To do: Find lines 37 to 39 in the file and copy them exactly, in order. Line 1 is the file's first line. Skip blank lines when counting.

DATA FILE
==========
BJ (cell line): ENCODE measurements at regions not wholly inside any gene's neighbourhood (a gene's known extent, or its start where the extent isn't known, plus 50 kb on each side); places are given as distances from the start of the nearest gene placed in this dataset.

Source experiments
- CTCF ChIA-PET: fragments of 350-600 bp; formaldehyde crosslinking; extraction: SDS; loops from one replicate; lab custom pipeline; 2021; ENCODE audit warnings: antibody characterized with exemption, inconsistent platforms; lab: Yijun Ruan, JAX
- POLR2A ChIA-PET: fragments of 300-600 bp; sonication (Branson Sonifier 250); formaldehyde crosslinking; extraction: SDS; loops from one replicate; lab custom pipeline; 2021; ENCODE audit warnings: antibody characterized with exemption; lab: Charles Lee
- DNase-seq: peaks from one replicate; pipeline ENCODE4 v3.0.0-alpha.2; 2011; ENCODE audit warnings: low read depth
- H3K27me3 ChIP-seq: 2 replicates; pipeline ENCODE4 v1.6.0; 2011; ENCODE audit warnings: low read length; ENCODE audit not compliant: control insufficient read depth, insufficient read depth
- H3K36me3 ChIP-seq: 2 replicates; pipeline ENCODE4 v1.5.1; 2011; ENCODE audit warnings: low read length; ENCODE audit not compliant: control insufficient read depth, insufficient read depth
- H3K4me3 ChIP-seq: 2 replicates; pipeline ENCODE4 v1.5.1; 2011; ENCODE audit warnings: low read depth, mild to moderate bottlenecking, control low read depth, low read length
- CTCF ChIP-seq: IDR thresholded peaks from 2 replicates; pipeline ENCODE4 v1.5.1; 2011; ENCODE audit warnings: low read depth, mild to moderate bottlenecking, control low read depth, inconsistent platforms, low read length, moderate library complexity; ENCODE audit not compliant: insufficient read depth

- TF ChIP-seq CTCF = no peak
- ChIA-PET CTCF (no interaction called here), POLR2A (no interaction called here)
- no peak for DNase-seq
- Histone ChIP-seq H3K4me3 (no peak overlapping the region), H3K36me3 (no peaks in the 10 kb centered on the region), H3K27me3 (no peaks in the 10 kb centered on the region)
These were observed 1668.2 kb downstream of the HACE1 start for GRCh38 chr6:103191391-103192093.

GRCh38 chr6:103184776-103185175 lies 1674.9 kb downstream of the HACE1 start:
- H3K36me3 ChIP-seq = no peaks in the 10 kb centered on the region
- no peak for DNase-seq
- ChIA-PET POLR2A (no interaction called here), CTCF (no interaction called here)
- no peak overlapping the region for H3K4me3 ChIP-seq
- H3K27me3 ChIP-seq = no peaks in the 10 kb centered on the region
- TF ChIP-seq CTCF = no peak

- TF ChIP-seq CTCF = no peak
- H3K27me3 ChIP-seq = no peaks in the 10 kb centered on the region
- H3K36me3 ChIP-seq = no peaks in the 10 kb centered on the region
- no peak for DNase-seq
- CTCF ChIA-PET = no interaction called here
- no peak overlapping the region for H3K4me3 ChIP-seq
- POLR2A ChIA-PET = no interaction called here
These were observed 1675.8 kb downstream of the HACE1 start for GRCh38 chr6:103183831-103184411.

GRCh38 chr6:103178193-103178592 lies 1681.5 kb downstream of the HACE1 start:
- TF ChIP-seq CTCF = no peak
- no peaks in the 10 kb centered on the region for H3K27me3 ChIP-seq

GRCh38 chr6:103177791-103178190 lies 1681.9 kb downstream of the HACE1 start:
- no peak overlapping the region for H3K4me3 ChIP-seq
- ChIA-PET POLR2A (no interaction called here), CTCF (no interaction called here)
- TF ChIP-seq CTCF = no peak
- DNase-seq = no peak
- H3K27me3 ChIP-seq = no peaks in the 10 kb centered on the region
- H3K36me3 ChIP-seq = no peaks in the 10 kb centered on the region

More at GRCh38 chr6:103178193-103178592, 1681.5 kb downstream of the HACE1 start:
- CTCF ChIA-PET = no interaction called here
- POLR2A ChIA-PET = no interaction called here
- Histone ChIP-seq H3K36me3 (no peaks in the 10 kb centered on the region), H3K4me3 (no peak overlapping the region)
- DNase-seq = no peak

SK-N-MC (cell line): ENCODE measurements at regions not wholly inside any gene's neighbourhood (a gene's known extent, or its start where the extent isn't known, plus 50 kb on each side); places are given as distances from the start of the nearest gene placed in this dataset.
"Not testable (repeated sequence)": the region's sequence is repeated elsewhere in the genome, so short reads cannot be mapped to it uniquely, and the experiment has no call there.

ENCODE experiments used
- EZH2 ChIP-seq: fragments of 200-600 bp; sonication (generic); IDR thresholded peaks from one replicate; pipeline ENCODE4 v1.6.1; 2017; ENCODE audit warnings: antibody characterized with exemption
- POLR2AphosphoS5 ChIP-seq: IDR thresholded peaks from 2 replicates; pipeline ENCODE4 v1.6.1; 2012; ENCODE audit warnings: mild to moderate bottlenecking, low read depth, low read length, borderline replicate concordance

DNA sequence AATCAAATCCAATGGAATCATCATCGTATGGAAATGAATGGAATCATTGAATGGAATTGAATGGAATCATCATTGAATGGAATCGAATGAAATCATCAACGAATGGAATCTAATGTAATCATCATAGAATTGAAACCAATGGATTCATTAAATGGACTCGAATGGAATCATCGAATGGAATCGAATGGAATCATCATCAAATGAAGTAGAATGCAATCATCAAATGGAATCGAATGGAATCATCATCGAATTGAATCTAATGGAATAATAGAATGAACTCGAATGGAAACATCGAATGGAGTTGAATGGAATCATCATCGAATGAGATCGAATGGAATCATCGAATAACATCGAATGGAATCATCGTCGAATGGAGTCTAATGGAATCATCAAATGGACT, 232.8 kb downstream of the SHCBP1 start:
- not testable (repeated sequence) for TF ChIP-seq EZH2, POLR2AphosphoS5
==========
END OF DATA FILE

- DNase-seq = no peak
- H3K27me3 ChIP-seq = no peaks in the 10 kb centered on the region
- H3K36me3 ChIP-seq = no peaks in the 10 kb centered on the region